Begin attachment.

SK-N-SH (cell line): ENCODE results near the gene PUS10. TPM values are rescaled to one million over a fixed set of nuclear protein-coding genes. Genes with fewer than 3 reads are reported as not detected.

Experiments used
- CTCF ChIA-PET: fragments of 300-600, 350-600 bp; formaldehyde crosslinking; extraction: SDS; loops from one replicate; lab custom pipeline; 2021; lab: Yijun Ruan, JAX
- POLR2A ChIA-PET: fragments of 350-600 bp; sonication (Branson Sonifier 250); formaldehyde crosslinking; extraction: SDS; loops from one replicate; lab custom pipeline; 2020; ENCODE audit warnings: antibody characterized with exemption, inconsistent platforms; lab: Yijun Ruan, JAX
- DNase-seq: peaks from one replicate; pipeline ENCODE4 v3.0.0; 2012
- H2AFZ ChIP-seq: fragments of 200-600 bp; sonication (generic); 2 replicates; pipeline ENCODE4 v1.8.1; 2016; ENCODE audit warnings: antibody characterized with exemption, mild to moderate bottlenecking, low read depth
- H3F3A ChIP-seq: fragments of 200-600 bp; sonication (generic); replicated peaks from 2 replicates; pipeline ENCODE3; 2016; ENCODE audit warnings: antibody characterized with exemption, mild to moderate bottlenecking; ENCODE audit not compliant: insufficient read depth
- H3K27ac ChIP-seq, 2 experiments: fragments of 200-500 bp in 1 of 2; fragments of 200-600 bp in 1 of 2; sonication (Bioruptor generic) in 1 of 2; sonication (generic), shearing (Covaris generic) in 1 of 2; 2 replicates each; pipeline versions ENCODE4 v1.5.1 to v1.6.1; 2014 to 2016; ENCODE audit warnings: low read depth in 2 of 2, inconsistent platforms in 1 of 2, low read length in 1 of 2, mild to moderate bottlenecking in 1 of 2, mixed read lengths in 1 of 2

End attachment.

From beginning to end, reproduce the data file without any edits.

SK-N-SH (cell line): ENCODE results near the gene PUS10. TPM values are rescaled to one million over a fixed set of nuclear protein-coding genes. Genes with fewer than 3 reads are reported as not detected.

Experiments used
- CTCF ChIA-PET: fragments of 300-600, 350-600 bp; formaldehyde crosslinking; extraction: SDS; loops from one replicate; lab custom pipeline; 2021; lab: Yijun Ruan, JAX
- POLR2A ChIA-PET: fragments of 350-600 bp; sonication (Branson Sonifier 250); formaldehyde crosslinking; extraction: SDS; loops from one replicate; lab custom pipeline; 2020; ENCODE audit warnings: antibody characterized with exemption, inconsistent platforms; lab: Yijun Ruan, JAX
- DNase-seq: peaks from one replicate; pipeline ENCODE4 v3.0.0; 2012
- H2AFZ ChIP-seq: fragments of 200-600 bp; sonication (generic); 2 replicates; pipeline ENCODE4 v1.8.1; 2016; ENCODE audit warnings: antibody characterized with exemption, mild to moderate bottlenecking, low read depth
- H3F3A ChIP-seq: fragments of 200-600 bp; sonication (generic); replicated peaks from 2 replicates; pipeline ENCODE3; 2016; ENCODE audit warnings: antibody characterized with exemption, mild to moderate bottlenecking; ENCODE audit not compliant: insufficient read depth
- H3K27ac ChIP-seq, 2 experiments: fragments of 200-500 bp in 1 of 2; fragments of 200-600 bp in 1 of 2; sonication (Bioruptor generic) in 1 of 2; sonication (generic), shearing (Covaris generic) in 1 of 2; 2 replicates each; pipeline versions ENCODE4 v1.5.1 to v1.6.1; 2014 to 2016; ENCODE audit warnings: low read depth in 2 of 2, inconsistent platforms in 1 of 2, low read length in 1 of 2, mild to moderate bottlenecking in 1 of 2, mixed read lengths in 1 of 2